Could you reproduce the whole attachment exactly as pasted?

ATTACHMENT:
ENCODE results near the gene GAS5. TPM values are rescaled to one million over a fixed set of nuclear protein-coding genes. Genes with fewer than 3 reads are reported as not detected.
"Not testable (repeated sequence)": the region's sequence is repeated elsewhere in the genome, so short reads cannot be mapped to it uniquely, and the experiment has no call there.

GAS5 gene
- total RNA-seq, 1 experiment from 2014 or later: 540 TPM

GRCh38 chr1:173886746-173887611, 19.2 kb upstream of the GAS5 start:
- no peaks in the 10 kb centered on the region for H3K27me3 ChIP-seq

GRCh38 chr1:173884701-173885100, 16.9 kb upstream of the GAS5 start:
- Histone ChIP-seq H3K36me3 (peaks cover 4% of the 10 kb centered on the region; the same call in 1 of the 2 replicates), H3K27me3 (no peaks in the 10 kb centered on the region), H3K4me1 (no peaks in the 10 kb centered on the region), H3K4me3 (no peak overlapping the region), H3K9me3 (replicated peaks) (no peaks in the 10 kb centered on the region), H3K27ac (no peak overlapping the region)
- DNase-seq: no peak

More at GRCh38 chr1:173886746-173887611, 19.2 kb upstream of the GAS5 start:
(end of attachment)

ENCODE results near the gene GAS5. TPM values are rescaled to one million over a fixed set of nuclear protein-coding genes. Genes with fewer than 3 reads are reported as not detected.
"Not testable (repeated sequence)": the region's sequence is repeated elsewhere in the genome, so short reads cannot be mapped to it uniquely, and the experiment has no call there.

GAS5 gene
- total RNA-seq, 1 experiment from 2014 or later: 540 TPM

GRCh38 chr1:173886746-173887611, 19.2 kb upstream of the GAS5 start:
- no peaks in the 10 kb centered on the region for H3K27me3 ChIP-seq

GRCh38 chr1:173884701-173885100, 16.9 kb upstream of the GAS5 start:
- Histone ChIP-seq H3K36me3 (peaks cover 4% of the 10 kb centered on the region; the same call in 1 of the 2 replicates), H3K27me3 (no peaks in the 10 kb centered on the region), H3K4me1 (no peaks in the 10 kb centered on the region), H3K4me3 (no peak overlapping the region), H3K9me3 (replicated peaks) (no peaks in the 10 kb centered on the region), H3K27ac (no peak overlapping the region)
- DNase-seq: no peak

More at GRCh38 chr1:173886746-173887611, 19.2 kb upstream of the GAS5 start: